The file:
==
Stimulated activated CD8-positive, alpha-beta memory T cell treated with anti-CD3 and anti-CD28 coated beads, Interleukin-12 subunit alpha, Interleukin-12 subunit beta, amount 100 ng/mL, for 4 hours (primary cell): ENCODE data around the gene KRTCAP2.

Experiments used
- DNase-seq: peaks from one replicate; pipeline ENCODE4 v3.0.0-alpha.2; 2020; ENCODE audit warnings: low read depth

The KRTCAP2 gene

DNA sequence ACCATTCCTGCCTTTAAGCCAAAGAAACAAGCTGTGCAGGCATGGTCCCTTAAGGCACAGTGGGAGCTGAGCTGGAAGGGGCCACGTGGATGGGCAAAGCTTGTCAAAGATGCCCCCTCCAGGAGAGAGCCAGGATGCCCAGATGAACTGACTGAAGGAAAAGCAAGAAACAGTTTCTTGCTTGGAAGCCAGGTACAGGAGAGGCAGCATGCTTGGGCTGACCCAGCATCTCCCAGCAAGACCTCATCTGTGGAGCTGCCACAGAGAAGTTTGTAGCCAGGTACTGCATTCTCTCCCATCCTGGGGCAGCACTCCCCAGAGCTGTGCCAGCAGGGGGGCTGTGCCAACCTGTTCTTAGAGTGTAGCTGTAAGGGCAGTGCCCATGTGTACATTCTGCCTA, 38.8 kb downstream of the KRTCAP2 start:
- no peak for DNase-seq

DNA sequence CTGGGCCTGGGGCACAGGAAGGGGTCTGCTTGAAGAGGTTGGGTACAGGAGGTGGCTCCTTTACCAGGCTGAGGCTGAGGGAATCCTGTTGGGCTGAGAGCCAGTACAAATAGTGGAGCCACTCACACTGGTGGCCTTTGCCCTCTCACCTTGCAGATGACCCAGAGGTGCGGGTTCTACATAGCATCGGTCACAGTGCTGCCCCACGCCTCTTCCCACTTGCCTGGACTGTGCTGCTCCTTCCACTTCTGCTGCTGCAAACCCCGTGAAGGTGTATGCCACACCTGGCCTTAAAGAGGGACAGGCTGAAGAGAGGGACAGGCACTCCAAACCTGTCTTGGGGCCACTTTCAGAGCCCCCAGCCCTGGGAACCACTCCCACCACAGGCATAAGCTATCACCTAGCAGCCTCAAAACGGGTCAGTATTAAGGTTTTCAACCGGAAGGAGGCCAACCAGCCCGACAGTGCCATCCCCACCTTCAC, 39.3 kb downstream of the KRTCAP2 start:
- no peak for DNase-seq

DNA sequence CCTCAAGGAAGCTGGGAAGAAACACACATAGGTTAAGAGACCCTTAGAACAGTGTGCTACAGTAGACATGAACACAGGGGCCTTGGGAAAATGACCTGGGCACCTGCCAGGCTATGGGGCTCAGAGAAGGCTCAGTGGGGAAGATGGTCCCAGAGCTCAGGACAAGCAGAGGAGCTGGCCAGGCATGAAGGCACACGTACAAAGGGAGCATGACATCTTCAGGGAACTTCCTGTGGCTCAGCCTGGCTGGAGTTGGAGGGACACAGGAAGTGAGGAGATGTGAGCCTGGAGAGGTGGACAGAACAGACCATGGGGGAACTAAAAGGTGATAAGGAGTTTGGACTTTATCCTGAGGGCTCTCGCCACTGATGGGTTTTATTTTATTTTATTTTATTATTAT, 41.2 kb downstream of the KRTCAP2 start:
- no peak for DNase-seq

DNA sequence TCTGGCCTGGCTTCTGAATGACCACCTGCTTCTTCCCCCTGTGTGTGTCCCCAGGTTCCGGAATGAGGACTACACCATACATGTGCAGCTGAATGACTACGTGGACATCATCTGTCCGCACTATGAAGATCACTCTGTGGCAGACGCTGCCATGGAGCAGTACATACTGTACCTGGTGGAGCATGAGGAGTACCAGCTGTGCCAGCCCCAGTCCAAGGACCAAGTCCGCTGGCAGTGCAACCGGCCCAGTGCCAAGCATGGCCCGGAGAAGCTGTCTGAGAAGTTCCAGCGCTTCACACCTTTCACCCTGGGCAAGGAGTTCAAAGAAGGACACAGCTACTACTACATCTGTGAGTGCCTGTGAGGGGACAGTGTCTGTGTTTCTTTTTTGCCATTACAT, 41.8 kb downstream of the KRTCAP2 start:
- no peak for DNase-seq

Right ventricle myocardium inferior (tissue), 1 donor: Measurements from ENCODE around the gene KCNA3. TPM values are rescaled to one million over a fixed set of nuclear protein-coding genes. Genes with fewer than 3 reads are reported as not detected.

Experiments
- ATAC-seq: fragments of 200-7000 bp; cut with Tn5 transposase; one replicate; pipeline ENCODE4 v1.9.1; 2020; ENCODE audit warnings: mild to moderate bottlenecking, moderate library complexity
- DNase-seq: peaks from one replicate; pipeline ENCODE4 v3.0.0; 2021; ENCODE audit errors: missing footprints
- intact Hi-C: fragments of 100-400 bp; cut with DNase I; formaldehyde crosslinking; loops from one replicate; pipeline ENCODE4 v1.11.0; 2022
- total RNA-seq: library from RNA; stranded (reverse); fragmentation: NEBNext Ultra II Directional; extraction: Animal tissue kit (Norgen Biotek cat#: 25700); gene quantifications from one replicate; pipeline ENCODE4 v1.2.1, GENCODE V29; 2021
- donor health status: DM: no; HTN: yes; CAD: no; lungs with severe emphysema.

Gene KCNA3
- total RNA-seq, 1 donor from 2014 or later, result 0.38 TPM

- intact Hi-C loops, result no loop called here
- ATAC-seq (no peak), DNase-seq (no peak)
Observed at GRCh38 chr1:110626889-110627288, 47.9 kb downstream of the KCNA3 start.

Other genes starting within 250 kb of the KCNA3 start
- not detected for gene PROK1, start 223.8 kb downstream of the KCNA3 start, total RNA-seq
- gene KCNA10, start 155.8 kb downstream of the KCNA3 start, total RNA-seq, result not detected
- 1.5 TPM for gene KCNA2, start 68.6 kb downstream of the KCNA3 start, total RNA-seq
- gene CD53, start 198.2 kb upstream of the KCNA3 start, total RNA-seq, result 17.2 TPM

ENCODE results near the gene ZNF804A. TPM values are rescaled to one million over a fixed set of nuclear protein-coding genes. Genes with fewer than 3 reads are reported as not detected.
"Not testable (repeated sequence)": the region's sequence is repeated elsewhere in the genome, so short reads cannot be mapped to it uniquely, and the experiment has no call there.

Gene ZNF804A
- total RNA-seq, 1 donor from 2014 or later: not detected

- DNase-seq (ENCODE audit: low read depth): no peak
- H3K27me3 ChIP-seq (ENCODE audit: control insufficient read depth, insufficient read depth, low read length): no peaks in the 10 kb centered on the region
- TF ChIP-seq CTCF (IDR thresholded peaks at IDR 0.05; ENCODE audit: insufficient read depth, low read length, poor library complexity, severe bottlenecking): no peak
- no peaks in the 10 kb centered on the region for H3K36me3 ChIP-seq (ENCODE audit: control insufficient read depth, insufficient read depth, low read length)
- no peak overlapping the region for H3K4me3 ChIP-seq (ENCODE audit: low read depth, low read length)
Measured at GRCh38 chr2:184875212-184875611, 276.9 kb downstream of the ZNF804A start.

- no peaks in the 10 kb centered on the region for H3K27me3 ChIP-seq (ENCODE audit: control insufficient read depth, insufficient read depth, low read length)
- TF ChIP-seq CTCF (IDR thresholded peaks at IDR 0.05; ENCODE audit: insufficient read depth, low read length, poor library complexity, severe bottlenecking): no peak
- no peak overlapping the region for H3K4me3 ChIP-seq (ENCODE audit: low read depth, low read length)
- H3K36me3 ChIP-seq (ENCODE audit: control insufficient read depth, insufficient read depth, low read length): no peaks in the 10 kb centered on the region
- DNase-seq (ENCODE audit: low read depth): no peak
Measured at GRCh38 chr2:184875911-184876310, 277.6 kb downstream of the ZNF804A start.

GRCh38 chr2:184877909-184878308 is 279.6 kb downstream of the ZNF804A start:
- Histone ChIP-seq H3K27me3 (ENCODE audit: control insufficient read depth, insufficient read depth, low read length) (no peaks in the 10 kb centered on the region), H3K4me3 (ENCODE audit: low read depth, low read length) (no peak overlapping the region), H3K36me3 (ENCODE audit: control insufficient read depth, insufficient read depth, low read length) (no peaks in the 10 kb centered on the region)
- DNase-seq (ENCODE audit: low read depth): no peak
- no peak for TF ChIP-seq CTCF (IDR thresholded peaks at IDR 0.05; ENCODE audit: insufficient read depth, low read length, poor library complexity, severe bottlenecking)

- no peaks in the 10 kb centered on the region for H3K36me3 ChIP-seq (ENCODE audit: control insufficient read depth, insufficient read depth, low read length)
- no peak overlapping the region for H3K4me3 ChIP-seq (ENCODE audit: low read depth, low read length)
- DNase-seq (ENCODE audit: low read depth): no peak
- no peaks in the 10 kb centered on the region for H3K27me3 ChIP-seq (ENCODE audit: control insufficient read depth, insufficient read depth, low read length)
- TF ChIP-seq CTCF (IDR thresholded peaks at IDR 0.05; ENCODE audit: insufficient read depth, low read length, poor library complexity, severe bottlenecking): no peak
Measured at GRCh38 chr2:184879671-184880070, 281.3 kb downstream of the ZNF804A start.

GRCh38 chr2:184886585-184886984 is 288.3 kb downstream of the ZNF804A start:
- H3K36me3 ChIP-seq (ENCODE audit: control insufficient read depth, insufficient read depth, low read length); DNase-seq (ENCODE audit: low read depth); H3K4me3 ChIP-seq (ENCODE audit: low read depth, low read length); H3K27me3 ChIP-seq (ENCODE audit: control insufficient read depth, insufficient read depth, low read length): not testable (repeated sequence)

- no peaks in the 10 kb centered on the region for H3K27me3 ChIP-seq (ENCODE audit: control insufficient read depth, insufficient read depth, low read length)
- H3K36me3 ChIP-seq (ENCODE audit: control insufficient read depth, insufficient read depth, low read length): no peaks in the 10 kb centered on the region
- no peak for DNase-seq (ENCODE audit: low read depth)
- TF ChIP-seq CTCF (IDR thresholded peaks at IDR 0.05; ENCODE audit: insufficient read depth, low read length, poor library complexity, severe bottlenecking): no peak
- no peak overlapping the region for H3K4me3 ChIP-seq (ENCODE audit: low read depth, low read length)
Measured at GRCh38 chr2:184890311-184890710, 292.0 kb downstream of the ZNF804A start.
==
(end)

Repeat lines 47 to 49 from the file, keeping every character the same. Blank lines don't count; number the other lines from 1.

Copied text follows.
- Histone ChIP-seq H3K27me3 (ENCODE audit: control insufficient read depth, insufficient read depth, low read length) (no peaks in the 10 kb centered on the region), H3K4me3 (ENCODE audit: low read depth, low read length) (no peak overlapping the region), H3K36me3 (ENCODE audit: control insufficient read depth, insufficient read depth, low read length) (no peaks in the 10 kb centered on the region)
- DNase-seq (ENCODE audit: low read depth): no peak
- no peak for TF ChIP-seq CTCF (IDR thresholded peaks at IDR 0.05; ENCODE audit: insufficient read depth, low read length, poor library complexity, severe bottlenecking)